Supreme Court chief removes a top Traffic Court judge
State Supreme Court Chief Justice Ron Castille, citing a long-running culture of tickets being fixed for favoritism, removed Philadelphia Traffic Court Administrative Judge Michael Sullivan from his post this morning, amid a federal investigation that has prompted several FBI raids.
"What our review has found so far is the practice of accepting external requests for favorable treatment was so prevailing that it has become institutionalized in the operations of the courts," Castille said. "It involved administrative staff in addition to the judges."
Sullivan, who was reelected last month to a second six-year term, will remain for now on the bench hearing cases, Castille said, but under the watchful eye of Common Pleas Court Judge Gary Glazer. Castille appointed Glazer today to oversee all administrative functions at Traffic Court.
Castille said the Supreme Court is launching a review of Traffic Court but is not working "hand-in-hand" with a federal investigation into the same judicial body. Federal agents served subpoenas at Sullivan's Traffic Court offices in September.
Castille said the agents also served subpoenas at the home of retired Traffic Court Administrative Judge Fortunado Perri Sr. and William Hird, Traffic Court director of records. Castille added that two local bars, the Fireside Tavern and the Cannonball Tavern, were raided by the FBI as part of the investigation.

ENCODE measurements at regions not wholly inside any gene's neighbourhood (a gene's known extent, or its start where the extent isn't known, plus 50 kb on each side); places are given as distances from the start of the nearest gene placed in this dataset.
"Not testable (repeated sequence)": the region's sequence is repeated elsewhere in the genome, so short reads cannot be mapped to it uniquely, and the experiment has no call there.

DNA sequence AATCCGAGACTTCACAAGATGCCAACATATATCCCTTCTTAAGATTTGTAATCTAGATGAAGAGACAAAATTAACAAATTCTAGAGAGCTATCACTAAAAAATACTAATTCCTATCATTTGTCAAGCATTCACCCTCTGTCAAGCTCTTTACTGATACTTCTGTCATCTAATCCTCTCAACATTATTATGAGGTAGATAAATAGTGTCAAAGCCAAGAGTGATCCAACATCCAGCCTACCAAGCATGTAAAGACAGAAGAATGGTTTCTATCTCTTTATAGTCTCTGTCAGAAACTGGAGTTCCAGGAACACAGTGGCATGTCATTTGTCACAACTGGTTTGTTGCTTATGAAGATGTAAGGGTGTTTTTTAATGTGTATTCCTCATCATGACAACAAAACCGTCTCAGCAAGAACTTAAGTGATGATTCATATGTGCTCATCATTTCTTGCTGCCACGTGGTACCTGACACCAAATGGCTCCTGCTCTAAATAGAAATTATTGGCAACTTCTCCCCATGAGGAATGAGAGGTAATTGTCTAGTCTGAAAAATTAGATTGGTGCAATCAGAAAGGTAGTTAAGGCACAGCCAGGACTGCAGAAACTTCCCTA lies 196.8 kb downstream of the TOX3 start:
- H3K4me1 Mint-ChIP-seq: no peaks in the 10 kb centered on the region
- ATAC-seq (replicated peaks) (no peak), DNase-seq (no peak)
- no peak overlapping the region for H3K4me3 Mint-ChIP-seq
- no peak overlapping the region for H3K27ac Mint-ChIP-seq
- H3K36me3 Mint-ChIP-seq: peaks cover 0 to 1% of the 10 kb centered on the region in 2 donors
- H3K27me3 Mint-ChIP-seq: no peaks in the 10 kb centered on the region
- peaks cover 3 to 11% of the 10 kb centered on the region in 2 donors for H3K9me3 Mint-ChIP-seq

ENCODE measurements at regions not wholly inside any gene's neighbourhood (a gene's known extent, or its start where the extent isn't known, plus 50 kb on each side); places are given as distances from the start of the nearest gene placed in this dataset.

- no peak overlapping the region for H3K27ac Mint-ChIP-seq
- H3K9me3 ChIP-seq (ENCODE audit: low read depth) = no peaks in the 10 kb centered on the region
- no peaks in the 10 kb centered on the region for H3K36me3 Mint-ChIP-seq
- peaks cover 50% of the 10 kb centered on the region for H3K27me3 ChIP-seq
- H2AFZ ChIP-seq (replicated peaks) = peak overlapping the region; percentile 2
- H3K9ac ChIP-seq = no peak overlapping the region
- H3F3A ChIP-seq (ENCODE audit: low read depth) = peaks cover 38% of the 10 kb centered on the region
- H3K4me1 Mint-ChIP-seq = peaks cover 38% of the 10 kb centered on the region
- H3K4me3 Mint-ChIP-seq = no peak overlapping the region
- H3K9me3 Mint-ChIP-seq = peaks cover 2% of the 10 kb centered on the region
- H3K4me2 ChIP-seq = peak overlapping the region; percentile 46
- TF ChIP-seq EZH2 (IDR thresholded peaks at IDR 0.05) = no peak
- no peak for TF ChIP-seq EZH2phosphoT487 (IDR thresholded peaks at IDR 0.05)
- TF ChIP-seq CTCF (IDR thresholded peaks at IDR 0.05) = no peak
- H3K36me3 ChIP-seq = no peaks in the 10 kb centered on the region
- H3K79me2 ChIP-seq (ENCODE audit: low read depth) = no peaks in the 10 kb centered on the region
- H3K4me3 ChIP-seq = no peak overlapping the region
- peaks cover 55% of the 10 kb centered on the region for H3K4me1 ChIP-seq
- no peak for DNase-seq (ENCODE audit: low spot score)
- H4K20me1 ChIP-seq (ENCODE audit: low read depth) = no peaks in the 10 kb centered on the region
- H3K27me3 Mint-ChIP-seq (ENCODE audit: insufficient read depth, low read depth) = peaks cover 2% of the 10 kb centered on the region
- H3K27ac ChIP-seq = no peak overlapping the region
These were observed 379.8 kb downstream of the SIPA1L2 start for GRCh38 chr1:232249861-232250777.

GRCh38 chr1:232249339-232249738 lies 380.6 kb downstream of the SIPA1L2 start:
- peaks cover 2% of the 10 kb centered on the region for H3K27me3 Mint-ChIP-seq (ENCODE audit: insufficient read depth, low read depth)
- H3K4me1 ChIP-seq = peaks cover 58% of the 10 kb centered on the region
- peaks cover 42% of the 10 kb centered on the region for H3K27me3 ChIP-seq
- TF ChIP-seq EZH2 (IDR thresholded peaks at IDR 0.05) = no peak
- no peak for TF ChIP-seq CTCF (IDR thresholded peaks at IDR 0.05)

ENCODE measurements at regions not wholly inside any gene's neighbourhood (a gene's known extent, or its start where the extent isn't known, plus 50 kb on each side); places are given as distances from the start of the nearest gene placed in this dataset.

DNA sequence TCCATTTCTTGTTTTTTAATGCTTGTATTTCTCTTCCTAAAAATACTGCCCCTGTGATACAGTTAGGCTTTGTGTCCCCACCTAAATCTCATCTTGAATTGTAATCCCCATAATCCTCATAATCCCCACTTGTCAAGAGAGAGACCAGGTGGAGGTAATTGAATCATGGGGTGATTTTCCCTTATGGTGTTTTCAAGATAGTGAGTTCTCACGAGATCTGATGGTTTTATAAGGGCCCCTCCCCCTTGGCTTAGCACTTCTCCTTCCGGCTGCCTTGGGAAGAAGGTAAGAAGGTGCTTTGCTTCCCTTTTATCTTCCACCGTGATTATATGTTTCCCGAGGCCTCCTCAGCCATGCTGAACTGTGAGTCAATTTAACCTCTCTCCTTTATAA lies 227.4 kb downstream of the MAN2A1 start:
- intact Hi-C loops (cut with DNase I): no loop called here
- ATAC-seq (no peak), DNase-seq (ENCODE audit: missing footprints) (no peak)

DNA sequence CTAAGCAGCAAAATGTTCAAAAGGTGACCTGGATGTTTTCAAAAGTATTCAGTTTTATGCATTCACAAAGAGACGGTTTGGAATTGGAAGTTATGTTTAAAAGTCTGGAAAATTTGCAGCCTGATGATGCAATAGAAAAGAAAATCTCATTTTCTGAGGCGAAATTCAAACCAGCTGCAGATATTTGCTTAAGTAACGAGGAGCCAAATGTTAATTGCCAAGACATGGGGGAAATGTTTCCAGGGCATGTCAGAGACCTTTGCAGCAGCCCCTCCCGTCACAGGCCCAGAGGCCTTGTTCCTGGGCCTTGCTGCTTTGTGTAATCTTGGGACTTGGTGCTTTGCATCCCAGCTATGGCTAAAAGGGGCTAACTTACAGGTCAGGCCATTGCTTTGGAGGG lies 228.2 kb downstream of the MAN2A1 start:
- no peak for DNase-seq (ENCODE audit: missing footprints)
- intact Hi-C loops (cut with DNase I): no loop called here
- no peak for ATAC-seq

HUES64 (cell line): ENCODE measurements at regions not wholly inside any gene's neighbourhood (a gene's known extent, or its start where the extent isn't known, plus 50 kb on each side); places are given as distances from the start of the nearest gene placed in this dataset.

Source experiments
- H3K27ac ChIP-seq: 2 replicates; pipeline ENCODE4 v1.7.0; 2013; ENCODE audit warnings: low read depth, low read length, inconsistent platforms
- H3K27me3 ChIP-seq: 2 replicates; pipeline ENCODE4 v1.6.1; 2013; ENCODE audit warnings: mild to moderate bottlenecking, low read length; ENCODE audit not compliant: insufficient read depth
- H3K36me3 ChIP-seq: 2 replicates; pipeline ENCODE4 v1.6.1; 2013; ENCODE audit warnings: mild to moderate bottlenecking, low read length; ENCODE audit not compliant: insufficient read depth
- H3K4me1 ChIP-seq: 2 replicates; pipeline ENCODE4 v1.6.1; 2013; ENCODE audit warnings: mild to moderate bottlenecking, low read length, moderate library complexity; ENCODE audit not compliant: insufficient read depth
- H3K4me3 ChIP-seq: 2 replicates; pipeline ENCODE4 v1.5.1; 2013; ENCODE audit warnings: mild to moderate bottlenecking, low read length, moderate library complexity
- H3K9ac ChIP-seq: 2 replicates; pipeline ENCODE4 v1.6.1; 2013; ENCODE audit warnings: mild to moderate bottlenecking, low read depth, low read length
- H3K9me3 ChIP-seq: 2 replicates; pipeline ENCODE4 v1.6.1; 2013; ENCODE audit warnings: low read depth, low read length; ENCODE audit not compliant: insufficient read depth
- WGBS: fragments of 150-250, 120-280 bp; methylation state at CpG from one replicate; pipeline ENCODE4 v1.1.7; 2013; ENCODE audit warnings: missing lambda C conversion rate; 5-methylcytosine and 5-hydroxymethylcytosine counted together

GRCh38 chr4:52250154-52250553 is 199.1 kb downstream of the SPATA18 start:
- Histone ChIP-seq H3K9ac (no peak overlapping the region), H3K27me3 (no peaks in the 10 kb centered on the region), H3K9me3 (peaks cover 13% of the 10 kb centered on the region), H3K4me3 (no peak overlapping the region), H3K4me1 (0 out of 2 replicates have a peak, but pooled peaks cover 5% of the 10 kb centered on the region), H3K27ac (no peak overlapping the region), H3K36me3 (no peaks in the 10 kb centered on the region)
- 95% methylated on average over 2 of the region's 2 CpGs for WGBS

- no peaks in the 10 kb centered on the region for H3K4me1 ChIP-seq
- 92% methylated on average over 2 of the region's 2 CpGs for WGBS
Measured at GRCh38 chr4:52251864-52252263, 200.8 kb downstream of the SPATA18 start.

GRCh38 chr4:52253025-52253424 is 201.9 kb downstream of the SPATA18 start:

Castille said he did not know if the FBI investigation is related to an August 2010 visit to the offices an home of Traffic Court Bob Mulgrew. That multi-location raid included visits to the home, state office and private business of state Rep. Bill Keller in South Philadelphia. Federal agents also visited that day the home of Keller's business partner, his chief of staff and a public relations consultant who had worked on his campaign.
Seven judges in Traffic Court hear all summary violations for state motor vehicle code laws in Philadelphia. Sullivan was appointed administrative judge of Traffic court on April 27 by the state Supreme Court.
Traffic court operates with a $5.3 million annual budget and each year returns about six times that much in fines and fees to the state, city and court system, according to the First Judicial District.